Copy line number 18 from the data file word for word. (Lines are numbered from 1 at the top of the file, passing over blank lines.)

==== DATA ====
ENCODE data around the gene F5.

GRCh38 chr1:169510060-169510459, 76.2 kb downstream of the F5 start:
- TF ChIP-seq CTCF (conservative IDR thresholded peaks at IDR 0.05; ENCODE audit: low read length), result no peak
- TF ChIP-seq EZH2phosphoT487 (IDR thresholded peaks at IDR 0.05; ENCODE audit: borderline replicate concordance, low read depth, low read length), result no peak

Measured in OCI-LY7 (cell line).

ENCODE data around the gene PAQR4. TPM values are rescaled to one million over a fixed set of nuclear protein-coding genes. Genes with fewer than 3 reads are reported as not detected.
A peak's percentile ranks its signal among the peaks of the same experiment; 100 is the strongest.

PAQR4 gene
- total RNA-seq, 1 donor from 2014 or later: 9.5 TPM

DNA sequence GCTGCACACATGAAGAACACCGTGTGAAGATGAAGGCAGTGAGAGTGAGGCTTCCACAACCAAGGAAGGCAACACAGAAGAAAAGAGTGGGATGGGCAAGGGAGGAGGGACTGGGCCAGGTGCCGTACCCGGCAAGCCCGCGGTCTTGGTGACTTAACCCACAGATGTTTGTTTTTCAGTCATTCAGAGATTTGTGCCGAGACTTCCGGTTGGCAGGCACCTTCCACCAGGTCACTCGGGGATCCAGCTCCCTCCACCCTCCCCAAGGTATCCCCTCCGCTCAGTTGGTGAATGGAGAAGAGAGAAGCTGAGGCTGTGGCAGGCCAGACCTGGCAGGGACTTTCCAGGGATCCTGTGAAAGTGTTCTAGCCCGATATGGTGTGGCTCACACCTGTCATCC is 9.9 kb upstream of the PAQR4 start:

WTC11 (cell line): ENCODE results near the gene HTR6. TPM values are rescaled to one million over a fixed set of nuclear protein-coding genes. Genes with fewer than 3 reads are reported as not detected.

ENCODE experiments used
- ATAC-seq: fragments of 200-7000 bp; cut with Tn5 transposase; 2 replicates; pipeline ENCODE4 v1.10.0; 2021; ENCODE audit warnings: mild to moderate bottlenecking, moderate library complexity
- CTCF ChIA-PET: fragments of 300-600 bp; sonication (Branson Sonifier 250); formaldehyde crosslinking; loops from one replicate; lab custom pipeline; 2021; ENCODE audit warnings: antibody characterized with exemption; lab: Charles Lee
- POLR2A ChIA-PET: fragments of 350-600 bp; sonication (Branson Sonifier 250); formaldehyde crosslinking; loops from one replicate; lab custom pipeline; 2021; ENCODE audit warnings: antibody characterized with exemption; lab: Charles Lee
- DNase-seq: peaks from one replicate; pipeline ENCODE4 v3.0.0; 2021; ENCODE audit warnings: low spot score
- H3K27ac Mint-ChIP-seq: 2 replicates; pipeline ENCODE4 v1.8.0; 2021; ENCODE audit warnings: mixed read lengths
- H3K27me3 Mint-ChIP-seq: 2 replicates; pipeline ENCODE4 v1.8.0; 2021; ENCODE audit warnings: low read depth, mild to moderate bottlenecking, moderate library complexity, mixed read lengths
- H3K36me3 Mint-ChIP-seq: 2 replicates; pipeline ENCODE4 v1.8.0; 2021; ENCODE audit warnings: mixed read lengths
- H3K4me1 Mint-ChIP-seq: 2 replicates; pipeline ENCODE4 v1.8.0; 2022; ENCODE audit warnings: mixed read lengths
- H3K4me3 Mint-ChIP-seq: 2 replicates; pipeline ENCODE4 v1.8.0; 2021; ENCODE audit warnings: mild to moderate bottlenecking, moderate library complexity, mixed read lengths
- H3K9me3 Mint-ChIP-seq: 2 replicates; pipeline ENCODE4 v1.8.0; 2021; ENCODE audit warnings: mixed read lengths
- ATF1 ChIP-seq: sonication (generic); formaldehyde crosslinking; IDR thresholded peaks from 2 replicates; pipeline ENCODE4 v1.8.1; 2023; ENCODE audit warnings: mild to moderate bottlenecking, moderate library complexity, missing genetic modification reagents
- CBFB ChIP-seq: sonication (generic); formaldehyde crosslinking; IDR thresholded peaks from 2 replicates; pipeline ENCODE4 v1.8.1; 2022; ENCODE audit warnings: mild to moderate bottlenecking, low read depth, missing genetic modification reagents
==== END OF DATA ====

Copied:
- H3K27me3 Mint-ChIP-seq: 2 replicates; pipeline ENCODE4 v1.8.0; 2021; ENCODE audit warnings: low read depth, mild to moderate bottlenecking, moderate library complexity, mixed read lengths